Our ICT class trains our pupils in good digital habits. It does this by showing them exactly how they’re using their computer systems and smartphones, offering up real-time data about which apps they’re on and for how long. A child can measure this against benchmarks created by other children in their age bracket who use the same apps. These benchmarks are displayed as simple bar graphs with the child’s individual usage seen as a sine wave running across them.
Information and Communication Technology (ICT) is important in primary education because it enables kids to search for the information they need and to organize what they have found. As children progress through the school system, they become increasingly responsible for their own learning. Many believe that ICT needs to be better integrated into curriculums so all schools produce computer literate, independent learners.
Prior to 1990, computers were used only in secondary schools, and in the early 1990s they were introduced in primary schools. The United Kingdom invested £9 million between 1998 and 2002 to connect schools to the National Grid for Learning. In the UK as in other places, ICT policy depended on the notion that making computers part of the curriculum would lead to better teaching and learning outcomes.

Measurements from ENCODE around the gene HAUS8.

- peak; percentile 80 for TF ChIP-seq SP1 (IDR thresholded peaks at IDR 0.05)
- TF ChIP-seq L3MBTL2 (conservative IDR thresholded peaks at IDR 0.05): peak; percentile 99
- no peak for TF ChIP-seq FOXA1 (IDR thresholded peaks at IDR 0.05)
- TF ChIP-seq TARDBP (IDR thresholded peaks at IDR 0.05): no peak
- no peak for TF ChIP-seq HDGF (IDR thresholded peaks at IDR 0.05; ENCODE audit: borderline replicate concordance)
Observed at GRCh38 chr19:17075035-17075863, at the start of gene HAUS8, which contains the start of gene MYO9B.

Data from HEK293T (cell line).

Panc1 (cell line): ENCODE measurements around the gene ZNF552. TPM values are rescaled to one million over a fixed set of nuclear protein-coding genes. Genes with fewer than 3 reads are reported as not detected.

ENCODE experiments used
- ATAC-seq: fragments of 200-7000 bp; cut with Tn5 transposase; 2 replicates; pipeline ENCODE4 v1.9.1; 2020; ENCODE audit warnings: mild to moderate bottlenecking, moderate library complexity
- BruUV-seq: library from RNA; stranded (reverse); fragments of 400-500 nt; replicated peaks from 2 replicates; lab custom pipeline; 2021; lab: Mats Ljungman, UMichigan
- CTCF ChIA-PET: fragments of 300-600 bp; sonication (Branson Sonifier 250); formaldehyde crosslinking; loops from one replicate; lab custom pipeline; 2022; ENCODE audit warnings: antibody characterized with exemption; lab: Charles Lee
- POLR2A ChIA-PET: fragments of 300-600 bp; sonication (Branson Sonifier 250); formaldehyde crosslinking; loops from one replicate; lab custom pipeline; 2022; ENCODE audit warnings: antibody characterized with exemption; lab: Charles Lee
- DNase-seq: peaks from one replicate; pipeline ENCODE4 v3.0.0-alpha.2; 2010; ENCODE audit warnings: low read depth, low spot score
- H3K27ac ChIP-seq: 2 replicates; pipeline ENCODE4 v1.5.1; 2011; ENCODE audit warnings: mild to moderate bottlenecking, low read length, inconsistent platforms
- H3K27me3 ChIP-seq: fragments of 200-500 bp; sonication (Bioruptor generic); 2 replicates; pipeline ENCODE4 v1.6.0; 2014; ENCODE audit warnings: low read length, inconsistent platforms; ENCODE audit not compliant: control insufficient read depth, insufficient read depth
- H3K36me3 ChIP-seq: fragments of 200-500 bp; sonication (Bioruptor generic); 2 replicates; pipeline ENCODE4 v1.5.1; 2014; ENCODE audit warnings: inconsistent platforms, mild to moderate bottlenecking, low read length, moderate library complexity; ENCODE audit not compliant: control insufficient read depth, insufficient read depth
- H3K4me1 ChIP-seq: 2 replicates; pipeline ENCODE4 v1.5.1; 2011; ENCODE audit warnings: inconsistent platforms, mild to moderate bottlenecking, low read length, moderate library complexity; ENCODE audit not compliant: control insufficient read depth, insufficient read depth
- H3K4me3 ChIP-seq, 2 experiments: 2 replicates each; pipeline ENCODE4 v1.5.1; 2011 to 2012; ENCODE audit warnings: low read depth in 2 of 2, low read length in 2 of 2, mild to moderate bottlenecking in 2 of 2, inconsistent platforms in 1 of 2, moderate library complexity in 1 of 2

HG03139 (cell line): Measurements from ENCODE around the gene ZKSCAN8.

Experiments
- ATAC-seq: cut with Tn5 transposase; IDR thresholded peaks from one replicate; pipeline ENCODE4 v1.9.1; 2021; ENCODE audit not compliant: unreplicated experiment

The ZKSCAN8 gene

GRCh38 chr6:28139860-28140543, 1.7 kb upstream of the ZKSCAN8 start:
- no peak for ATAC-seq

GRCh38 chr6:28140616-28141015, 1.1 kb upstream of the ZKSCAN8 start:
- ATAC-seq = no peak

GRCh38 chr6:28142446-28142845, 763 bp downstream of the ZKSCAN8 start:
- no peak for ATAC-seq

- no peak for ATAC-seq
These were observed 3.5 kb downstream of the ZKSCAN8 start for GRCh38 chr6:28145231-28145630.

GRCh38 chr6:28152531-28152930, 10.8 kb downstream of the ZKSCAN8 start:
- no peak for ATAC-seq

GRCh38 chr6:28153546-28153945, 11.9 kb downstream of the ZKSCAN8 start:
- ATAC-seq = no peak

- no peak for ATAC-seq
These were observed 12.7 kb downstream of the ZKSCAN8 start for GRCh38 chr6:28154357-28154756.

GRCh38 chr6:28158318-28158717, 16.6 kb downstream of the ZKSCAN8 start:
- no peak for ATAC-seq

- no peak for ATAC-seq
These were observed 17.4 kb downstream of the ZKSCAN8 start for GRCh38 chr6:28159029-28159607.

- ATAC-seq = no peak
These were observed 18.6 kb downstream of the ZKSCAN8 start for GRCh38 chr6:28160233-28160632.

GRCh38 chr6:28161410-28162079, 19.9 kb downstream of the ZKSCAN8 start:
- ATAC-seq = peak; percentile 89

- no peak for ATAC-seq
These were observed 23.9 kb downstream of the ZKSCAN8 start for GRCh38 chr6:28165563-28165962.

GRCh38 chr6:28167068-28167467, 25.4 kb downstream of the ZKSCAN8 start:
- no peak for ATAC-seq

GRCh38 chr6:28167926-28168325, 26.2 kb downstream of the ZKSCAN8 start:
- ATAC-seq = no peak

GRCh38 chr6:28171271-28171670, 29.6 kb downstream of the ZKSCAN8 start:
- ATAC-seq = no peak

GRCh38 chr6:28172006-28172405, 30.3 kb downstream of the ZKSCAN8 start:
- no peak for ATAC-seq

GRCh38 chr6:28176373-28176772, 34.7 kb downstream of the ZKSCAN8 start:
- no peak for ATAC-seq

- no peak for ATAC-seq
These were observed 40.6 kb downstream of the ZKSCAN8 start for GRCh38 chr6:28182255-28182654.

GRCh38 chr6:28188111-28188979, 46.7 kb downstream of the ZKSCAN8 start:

Selwyn and Bullon’s (2002) study of five primary schools found that children’s sustained engagement with using computers in education was significantly affected by other factors in the classroom. Selwyn and Bullon also found that while children were quite knowledgeable about ICT, access to computers outside of school varied. According to Reynolds, Treharne and Tripp (2003) there was insufficient government investment in the development of the subject and not enough structure and support for how the subject was taught.
ICT is a global phenomenon, and children who are computer literate at an early stage of their lives might deal better with the modern world. A sound knowledge of ICT makes it much easier for children to find and organize information. An Office for Standards in Education (Ofsted) funded study (2009) that took place between 2005 and 2008 identified good practices in the teaching of ICT. Although the ICT curriculum was sometimes poorly balanced, its use contributed to children doing better in some subject areas. The study also found that the primary school children spent as much time on computers as the curriculum allowed.
Primary school children who do well in ICT spend a lot of time going over the same ground rather than progressing. The Ofsted study (2009) found that in more than half the primary schools they visited, children did well in ICT. However, earlier work found that children did better in schools where the computing resources were good, but had lower levels of achievement when resources were fewer. This was due to social and economical factors pertaining to certain areas.
ICT is important in primary schools because it can help kids to achieve better results in other subjects and to find what they need and use information in particular ways. It is important that children become familiar with ICT at an early age, because they will need those skills for the remainder of their education and in adult life.